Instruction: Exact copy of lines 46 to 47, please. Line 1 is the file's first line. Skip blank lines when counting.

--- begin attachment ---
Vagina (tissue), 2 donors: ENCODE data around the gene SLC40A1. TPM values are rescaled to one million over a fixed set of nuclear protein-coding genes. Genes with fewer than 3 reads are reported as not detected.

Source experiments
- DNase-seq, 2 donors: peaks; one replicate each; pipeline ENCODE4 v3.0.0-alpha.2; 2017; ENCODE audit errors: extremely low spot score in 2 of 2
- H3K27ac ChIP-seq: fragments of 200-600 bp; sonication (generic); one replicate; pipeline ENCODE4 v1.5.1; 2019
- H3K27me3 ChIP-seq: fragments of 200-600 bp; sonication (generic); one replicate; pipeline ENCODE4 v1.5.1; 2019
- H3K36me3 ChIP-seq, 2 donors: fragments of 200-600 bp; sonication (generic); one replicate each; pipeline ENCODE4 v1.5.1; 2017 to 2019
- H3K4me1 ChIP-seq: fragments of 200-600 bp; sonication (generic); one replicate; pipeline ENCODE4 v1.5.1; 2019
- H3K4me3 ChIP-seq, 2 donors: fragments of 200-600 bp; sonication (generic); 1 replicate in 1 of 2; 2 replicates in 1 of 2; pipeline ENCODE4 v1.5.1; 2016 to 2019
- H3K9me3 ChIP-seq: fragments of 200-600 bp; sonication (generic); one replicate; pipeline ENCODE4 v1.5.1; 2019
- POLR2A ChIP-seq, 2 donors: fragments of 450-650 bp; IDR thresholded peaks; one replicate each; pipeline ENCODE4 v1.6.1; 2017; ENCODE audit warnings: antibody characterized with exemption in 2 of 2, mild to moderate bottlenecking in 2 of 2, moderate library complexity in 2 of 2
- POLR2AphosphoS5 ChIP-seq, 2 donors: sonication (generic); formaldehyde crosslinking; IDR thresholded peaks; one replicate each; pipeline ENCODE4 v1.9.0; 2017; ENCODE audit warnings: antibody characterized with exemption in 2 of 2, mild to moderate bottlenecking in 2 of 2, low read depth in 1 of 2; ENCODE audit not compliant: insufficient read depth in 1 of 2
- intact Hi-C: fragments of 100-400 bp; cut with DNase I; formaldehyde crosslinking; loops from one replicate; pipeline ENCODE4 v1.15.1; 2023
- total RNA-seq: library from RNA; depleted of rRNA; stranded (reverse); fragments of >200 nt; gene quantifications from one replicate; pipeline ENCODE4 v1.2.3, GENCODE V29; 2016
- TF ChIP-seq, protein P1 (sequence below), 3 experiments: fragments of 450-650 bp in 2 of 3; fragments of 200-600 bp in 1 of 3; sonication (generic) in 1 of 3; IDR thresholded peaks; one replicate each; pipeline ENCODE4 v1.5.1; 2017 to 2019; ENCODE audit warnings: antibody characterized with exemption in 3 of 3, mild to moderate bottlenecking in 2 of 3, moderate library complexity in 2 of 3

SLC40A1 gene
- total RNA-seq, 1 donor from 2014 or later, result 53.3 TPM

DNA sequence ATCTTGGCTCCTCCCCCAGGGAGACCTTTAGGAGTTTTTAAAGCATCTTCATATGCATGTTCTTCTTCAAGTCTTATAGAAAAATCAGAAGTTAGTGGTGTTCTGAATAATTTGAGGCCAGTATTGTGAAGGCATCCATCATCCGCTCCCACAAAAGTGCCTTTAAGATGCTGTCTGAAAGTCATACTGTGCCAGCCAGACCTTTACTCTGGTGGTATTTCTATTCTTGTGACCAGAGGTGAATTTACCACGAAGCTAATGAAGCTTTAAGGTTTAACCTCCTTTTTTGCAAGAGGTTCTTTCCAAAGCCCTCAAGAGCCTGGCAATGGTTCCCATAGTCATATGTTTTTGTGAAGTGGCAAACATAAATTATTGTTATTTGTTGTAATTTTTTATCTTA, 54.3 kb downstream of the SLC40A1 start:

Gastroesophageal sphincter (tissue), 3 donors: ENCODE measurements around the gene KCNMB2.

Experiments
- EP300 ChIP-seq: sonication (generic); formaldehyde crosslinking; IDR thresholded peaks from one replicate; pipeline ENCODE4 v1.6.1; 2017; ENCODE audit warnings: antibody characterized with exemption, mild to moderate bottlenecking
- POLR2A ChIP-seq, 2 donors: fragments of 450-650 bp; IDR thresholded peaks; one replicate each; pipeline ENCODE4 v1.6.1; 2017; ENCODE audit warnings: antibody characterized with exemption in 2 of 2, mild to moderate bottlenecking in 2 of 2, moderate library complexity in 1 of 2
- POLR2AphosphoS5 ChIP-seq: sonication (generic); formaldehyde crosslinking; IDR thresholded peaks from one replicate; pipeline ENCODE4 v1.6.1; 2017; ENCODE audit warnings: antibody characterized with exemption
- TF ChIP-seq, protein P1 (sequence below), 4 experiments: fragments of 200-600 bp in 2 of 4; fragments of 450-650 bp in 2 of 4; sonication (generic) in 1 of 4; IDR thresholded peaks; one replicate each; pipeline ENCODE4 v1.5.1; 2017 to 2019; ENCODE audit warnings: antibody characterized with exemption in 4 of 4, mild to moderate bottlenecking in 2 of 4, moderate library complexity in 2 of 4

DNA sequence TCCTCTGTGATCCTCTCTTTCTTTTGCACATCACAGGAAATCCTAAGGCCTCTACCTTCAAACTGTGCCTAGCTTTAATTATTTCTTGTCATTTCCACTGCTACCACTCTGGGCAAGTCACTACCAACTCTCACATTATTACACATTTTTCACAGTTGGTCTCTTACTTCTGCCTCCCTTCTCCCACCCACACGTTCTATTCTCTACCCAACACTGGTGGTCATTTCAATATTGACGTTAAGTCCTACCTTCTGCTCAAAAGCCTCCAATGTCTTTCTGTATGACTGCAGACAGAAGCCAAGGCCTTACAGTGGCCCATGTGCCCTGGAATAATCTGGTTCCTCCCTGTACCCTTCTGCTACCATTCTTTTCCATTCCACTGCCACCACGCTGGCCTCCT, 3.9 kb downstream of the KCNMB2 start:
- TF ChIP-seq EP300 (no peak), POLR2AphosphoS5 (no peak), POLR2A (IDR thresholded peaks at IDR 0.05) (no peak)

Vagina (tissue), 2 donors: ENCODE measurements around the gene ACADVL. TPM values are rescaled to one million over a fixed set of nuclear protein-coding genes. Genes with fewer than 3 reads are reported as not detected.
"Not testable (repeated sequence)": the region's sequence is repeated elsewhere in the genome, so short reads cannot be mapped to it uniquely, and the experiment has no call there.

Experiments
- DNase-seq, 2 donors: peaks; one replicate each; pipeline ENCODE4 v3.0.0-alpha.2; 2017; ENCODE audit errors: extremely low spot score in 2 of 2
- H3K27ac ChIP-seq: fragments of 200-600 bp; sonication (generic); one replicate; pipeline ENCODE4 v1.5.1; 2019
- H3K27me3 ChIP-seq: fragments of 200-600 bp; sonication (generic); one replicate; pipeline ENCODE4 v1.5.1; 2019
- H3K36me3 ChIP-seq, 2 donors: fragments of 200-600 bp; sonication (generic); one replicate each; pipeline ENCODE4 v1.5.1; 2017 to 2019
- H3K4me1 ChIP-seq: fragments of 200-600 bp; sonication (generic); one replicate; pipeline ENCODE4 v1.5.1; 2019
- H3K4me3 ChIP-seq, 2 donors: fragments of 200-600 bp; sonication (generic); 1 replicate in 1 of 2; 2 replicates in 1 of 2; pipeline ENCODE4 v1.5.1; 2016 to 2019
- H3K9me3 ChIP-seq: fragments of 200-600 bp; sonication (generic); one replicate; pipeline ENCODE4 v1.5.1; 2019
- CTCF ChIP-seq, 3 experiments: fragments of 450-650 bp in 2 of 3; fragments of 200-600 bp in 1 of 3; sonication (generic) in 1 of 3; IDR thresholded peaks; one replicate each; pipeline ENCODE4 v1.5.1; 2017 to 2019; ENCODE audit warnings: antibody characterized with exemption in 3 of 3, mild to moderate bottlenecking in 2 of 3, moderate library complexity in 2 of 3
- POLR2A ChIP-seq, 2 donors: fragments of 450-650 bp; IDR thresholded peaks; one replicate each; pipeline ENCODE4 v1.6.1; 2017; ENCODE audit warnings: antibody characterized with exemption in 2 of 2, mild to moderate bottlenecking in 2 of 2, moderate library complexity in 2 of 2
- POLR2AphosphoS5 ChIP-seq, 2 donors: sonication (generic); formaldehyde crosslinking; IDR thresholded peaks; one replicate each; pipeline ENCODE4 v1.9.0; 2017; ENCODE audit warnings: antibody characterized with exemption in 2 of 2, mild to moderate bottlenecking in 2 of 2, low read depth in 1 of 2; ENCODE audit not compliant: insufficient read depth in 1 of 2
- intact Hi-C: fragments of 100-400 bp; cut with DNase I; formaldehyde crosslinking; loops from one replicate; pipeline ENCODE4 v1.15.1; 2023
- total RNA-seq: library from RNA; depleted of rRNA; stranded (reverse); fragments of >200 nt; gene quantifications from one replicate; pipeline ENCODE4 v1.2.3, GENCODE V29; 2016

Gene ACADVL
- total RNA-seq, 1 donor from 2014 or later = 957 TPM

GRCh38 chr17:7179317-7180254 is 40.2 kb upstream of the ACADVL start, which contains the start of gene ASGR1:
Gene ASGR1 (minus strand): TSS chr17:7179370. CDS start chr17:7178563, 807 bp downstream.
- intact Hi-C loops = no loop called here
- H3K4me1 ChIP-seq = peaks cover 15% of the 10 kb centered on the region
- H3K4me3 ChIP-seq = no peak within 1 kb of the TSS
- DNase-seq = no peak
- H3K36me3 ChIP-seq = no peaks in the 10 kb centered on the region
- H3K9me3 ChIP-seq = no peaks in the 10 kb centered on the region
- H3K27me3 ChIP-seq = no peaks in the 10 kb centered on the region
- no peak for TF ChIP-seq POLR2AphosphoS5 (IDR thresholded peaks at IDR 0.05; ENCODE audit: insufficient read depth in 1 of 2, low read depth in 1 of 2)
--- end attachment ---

- H3K4me1 ChIP-seq = peaks cover 15% of the 10 kb centered on the region
- H3K4me3 ChIP-seq = no peak within 1 kb of the TSS